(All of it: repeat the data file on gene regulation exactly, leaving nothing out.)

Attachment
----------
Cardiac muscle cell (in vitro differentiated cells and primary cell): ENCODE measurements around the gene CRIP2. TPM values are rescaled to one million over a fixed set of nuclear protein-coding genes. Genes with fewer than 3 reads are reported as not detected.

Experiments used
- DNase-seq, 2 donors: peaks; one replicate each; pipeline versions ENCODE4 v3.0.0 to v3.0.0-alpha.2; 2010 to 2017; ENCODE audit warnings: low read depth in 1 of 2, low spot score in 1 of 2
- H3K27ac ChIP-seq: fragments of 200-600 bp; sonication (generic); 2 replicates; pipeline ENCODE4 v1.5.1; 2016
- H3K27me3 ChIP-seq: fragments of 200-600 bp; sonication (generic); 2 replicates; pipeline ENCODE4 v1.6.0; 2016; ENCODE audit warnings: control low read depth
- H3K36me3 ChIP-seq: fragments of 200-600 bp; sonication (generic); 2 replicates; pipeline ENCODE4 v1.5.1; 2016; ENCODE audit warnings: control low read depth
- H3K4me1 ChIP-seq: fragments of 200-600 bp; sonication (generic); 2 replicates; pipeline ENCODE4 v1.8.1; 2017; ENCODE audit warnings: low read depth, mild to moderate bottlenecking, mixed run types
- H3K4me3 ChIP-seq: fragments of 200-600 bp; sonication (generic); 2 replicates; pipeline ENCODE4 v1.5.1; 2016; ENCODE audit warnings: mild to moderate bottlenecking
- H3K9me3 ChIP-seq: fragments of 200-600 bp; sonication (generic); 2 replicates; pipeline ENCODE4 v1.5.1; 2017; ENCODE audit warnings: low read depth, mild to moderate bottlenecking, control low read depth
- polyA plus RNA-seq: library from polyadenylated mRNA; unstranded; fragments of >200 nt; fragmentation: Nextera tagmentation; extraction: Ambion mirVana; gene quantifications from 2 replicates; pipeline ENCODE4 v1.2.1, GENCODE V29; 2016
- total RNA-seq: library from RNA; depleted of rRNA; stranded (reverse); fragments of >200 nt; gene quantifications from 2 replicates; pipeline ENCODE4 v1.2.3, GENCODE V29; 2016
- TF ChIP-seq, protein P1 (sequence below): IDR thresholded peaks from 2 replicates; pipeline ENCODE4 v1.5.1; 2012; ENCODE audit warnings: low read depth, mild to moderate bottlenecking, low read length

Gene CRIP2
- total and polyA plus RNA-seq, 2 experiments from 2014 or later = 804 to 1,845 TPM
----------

Cardiac muscle cell (in vitro differentiated cells and primary cell): ENCODE measurements around the gene CRIP2. TPM values are rescaled to one million over a fixed set of nuclear protein-coding genes. Genes with fewer than 3 reads are reported as not detected.

Experiments used
- DNase-seq, 2 donors: peaks; one replicate each; pipeline versions ENCODE4 v3.0.0 to v3.0.0-alpha.2; 2010 to 2017; ENCODE audit warnings: low read depth in 1 of 2, low spot score in 1 of 2
- H3K27ac ChIP-seq: fragments of 200-600 bp; sonication (generic); 2 replicates; pipeline ENCODE4 v1.5.1; 2016
- H3K27me3 ChIP-seq: fragments of 200-600 bp; sonication (generic); 2 replicates; pipeline ENCODE4 v1.6.0; 2016; ENCODE audit warnings: control low read depth
- H3K36me3 ChIP-seq: fragments of 200-600 bp; sonication (generic); 2 replicates; pipeline ENCODE4 v1.5.1; 2016; ENCODE audit warnings: control low read depth
- H3K4me1 ChIP-seq: fragments of 200-600 bp; sonication (generic); 2 replicates; pipeline ENCODE4 v1.8.1; 2017; ENCODE audit warnings: low read depth, mild to moderate bottlenecking, mixed run types
- H3K4me3 ChIP-seq: fragments of 200-600 bp; sonication (generic); 2 replicates; pipeline ENCODE4 v1.5.1; 2016; ENCODE audit warnings: mild to moderate bottlenecking
- H3K9me3 ChIP-seq: fragments of 200-600 bp; sonication (generic); 2 replicates; pipeline ENCODE4 v1.5.1; 2017; ENCODE audit warnings: low read depth, mild to moderate bottlenecking, control low read depth
- polyA plus RNA-seq: library from polyadenylated mRNA; unstranded; fragments of >200 nt; fragmentation: Nextera tagmentation; extraction: Ambion mirVana; gene quantifications from 2 replicates; pipeline ENCODE4 v1.2.1, GENCODE V29; 2016
- total RNA-seq: library from RNA; depleted of rRNA; stranded (reverse); fragments of >200 nt; gene quantifications from 2 replicates; pipeline ENCODE4 v1.2.3, GENCODE V29; 2016
- TF ChIP-seq, protein P1 (sequence below): IDR thresholded peaks from 2 replicates; pipeline ENCODE4 v1.5.1; 2012; ENCODE audit warnings: low read depth, mild to moderate bottlenecking, low read length

Gene CRIP2
- total and polyA plus RNA-seq, 2 experiments from 2014 or later = 804 to 1,845 TPM